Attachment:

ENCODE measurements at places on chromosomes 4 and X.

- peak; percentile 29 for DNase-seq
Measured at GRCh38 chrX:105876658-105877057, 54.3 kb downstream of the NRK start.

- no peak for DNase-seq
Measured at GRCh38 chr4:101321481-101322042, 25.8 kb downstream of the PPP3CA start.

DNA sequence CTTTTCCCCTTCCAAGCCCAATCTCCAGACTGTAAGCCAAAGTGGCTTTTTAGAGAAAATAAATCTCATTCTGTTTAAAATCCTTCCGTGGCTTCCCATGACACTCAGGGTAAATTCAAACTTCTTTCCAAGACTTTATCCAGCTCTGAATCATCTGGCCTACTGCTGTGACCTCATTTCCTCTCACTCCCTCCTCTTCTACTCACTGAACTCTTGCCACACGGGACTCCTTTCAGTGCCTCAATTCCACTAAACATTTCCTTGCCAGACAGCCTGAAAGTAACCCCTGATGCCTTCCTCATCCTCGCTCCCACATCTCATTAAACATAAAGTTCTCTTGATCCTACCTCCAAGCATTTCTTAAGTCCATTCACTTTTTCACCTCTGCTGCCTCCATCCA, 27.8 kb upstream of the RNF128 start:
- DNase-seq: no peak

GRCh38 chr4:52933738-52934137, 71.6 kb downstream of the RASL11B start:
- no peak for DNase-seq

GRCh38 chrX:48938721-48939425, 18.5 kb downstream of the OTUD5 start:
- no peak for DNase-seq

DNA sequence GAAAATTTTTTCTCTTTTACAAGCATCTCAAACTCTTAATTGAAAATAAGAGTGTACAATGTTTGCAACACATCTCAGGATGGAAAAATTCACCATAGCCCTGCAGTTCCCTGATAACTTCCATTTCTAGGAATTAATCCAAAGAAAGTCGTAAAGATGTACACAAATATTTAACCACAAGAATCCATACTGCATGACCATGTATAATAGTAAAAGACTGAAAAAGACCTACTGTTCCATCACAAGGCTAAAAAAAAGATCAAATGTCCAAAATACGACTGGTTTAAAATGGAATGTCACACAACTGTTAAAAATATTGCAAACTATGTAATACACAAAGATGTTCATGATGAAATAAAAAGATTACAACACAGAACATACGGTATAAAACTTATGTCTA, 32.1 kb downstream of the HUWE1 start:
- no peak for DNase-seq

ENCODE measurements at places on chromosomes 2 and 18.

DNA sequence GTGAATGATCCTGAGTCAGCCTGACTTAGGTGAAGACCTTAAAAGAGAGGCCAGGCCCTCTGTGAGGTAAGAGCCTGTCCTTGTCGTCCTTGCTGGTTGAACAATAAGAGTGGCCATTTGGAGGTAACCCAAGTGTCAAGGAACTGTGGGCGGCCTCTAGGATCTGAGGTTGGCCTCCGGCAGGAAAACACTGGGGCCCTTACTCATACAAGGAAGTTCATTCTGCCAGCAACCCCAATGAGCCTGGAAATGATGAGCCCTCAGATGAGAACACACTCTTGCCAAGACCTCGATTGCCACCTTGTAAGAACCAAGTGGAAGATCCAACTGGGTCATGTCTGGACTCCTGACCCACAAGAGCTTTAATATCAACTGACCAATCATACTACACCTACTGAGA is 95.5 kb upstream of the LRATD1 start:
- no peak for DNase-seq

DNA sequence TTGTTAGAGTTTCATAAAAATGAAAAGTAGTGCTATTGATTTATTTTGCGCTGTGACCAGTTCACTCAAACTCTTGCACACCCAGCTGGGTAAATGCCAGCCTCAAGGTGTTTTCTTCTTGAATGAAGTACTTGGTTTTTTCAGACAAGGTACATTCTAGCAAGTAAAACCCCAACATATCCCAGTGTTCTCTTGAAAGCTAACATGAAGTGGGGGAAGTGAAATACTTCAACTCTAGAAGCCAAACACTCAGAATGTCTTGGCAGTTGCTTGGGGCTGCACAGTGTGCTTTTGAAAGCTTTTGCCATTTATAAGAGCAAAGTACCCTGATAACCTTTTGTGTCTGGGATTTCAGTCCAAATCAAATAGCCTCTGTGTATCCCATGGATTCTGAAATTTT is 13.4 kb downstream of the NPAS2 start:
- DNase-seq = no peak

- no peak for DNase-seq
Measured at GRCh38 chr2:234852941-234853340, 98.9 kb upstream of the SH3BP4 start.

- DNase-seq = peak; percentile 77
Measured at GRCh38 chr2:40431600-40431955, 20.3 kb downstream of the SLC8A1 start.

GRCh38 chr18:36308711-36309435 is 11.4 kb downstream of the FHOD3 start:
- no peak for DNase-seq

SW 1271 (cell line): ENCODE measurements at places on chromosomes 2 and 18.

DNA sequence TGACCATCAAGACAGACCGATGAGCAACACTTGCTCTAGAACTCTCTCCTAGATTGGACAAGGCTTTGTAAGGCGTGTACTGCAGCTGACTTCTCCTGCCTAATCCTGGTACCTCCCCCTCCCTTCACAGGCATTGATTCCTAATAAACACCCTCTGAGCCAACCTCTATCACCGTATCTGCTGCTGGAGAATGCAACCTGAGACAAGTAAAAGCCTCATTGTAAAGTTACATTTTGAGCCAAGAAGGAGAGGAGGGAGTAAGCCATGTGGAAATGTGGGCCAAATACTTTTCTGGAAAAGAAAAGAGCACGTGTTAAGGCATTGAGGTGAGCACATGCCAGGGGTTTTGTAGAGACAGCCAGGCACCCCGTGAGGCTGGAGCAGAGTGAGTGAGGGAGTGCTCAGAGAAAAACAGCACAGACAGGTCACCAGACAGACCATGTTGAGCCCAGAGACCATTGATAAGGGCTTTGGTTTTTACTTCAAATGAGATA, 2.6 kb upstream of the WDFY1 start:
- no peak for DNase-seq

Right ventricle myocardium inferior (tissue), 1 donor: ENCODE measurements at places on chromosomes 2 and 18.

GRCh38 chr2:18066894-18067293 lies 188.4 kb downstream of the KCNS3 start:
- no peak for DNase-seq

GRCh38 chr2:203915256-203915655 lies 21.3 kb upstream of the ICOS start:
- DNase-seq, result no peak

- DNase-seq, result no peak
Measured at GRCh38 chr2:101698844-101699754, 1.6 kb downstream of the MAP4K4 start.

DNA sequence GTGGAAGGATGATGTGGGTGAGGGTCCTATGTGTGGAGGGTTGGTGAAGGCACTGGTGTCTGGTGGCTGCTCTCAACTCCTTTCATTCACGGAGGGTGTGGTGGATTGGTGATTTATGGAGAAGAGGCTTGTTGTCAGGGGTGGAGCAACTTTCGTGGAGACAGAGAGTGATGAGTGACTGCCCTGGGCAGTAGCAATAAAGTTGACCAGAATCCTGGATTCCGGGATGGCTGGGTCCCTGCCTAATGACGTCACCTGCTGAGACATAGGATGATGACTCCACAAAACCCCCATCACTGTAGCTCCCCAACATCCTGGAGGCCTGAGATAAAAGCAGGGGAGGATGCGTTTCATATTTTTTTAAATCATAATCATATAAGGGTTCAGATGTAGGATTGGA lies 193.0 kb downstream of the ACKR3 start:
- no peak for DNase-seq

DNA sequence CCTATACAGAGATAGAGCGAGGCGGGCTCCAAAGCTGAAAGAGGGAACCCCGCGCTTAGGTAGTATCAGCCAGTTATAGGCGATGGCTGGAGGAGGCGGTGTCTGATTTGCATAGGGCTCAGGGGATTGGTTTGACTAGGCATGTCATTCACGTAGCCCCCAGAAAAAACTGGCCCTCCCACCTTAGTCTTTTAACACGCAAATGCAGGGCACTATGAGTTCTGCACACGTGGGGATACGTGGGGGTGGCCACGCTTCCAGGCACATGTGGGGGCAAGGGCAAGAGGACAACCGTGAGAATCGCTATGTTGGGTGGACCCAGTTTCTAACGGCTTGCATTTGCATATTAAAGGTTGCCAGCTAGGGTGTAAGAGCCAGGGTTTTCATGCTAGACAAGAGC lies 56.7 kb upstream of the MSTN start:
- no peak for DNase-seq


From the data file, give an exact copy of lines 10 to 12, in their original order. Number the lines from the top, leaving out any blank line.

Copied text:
GRCh38 chrX:48938721-48939425, 18.5 kb downstream of the OTUD5 start:
- no peak for DNase-seq

DNA sequence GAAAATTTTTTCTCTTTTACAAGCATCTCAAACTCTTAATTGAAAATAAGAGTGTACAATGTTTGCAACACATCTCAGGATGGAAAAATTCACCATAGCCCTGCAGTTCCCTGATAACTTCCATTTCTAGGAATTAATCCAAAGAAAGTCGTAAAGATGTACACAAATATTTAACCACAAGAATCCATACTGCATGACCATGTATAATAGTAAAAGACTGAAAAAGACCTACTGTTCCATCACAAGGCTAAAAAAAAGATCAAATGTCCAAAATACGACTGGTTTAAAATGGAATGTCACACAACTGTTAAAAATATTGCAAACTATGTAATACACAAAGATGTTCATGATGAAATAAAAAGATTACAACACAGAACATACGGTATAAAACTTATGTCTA, 32.1 kb downstream of the HUWE1 start: